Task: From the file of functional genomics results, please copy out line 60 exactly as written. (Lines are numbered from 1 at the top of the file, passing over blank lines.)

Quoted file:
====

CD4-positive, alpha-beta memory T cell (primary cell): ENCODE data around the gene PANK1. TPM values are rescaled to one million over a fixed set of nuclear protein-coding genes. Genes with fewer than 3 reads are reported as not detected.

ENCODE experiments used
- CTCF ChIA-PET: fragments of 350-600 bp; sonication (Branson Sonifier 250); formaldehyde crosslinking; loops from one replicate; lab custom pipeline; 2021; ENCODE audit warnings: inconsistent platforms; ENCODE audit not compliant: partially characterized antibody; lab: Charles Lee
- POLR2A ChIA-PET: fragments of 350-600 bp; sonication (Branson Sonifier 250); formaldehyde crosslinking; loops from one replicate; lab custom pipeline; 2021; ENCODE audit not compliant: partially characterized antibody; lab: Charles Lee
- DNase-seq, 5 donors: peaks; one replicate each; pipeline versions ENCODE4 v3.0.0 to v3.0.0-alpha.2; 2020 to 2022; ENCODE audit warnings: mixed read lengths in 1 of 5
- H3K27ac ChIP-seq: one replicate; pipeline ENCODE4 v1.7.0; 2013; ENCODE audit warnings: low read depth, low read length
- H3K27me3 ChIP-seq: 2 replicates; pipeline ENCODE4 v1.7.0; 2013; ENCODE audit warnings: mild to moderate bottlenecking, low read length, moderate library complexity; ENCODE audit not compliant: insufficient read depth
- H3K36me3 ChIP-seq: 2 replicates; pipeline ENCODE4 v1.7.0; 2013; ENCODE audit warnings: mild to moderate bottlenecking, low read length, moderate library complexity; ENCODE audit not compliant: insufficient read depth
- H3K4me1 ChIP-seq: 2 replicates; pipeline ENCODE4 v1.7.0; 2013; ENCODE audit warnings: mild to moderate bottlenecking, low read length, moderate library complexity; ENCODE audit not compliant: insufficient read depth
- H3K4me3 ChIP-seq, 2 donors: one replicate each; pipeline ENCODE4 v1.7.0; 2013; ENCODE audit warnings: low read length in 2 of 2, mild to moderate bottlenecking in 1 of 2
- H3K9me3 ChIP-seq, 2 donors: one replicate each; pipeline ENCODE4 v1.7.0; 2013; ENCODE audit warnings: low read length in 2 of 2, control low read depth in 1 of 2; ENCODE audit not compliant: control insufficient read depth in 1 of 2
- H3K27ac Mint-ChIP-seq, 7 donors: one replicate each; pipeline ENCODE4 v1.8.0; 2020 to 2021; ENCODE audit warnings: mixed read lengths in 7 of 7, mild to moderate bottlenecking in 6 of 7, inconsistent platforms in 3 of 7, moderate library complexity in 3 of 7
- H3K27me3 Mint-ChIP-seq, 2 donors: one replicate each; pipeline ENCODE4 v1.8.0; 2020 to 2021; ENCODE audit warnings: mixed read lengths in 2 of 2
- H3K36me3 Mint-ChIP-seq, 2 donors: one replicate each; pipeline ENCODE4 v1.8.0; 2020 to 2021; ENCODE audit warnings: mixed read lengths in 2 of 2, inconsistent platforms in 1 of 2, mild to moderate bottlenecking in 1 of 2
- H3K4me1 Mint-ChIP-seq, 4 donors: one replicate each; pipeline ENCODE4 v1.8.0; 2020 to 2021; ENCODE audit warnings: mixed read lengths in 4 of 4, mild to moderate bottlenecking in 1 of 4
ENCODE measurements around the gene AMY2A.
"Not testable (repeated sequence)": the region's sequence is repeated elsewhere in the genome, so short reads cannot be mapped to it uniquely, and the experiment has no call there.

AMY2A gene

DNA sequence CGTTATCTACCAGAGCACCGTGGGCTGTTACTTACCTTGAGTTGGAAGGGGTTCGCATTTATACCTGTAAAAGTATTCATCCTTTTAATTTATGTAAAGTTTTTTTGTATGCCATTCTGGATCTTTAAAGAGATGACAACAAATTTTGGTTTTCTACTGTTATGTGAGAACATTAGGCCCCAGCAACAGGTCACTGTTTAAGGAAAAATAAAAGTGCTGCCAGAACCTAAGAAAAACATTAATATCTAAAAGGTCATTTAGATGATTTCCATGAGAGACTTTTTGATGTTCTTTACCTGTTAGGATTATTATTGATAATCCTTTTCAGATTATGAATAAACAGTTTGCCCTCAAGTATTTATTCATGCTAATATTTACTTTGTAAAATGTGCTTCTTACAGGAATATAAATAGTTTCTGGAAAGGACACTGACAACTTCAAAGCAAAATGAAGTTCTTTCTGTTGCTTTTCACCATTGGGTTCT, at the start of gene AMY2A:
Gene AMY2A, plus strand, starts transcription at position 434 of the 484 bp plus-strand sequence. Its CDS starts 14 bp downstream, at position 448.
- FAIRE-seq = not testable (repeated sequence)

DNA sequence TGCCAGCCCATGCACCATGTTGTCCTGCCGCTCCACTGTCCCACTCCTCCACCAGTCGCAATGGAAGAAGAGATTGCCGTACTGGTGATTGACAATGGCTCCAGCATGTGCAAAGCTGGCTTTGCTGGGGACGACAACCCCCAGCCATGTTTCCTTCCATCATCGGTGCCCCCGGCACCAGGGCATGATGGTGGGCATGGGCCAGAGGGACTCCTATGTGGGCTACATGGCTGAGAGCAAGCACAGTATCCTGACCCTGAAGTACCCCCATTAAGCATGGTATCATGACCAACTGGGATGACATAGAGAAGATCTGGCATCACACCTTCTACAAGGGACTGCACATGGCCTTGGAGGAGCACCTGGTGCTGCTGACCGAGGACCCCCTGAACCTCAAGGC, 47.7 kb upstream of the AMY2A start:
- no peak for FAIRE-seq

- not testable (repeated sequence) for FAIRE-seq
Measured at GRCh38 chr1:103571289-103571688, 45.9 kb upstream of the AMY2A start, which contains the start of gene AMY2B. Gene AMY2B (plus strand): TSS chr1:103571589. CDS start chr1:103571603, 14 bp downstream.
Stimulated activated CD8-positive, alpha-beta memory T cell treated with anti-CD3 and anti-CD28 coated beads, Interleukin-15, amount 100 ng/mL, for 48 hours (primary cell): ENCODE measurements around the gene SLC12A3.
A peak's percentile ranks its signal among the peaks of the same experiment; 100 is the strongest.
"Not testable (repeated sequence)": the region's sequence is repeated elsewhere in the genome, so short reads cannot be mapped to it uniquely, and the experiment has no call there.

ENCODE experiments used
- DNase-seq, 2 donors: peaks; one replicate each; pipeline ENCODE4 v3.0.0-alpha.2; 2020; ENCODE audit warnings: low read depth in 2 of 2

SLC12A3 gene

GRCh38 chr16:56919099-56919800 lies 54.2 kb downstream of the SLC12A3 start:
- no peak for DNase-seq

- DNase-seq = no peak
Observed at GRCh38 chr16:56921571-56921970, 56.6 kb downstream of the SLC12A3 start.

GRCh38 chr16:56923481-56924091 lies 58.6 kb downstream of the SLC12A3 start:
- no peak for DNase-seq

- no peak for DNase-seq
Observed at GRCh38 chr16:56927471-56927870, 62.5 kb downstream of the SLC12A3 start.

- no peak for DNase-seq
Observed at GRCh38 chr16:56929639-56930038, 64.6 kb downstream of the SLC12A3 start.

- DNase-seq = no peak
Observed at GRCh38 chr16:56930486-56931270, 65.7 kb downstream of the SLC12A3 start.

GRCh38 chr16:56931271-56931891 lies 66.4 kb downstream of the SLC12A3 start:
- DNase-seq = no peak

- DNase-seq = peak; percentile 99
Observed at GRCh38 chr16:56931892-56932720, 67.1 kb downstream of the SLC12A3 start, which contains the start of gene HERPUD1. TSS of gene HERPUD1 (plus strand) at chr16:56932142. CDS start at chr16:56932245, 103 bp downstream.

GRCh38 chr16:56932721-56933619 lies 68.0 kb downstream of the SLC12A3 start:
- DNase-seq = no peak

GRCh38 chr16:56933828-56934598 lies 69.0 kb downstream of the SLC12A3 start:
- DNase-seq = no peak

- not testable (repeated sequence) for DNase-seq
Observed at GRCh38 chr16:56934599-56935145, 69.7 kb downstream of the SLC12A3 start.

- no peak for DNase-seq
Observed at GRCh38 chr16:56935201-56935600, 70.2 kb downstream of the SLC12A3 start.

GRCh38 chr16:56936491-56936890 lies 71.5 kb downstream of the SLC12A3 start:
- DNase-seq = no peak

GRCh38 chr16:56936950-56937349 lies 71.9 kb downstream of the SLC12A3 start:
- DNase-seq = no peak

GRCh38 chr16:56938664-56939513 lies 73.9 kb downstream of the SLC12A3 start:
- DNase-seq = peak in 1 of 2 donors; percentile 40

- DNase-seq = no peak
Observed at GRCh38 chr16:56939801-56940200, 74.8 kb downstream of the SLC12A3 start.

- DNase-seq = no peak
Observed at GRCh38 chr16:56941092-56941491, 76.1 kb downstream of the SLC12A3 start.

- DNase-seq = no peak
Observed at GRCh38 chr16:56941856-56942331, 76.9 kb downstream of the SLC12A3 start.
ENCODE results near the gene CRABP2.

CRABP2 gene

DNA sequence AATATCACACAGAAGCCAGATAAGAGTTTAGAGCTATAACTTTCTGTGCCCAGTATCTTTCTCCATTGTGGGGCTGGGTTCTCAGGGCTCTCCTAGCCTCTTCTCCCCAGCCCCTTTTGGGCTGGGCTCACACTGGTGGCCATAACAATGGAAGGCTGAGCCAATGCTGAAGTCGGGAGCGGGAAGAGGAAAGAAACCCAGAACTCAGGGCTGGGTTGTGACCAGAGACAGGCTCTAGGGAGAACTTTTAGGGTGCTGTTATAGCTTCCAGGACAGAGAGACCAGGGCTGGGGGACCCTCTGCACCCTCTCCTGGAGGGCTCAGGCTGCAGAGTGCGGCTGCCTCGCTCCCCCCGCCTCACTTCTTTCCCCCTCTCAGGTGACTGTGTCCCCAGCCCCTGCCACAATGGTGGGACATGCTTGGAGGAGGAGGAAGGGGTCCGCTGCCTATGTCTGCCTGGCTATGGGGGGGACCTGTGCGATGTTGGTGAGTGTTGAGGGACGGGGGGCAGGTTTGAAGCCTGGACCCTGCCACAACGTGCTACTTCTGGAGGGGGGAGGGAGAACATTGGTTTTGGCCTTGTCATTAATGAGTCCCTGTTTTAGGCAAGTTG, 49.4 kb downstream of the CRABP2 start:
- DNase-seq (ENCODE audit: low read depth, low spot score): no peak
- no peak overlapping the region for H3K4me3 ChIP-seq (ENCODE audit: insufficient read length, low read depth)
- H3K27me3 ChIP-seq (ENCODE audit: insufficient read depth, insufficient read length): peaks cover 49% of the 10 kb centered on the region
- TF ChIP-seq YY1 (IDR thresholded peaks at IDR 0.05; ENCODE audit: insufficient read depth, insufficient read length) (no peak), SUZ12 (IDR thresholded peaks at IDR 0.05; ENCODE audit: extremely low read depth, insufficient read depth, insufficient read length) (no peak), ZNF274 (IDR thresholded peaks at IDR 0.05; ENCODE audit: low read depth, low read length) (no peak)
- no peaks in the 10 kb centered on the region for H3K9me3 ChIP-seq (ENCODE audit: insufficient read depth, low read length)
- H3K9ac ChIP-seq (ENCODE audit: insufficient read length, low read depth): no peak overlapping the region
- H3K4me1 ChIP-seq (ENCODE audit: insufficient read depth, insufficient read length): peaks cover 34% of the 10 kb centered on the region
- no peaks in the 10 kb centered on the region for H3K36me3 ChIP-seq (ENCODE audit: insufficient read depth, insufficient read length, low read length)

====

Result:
GRCh38 chr16:56938664-56939513 lies 73.9 kb downstream of the SLC12A3 start: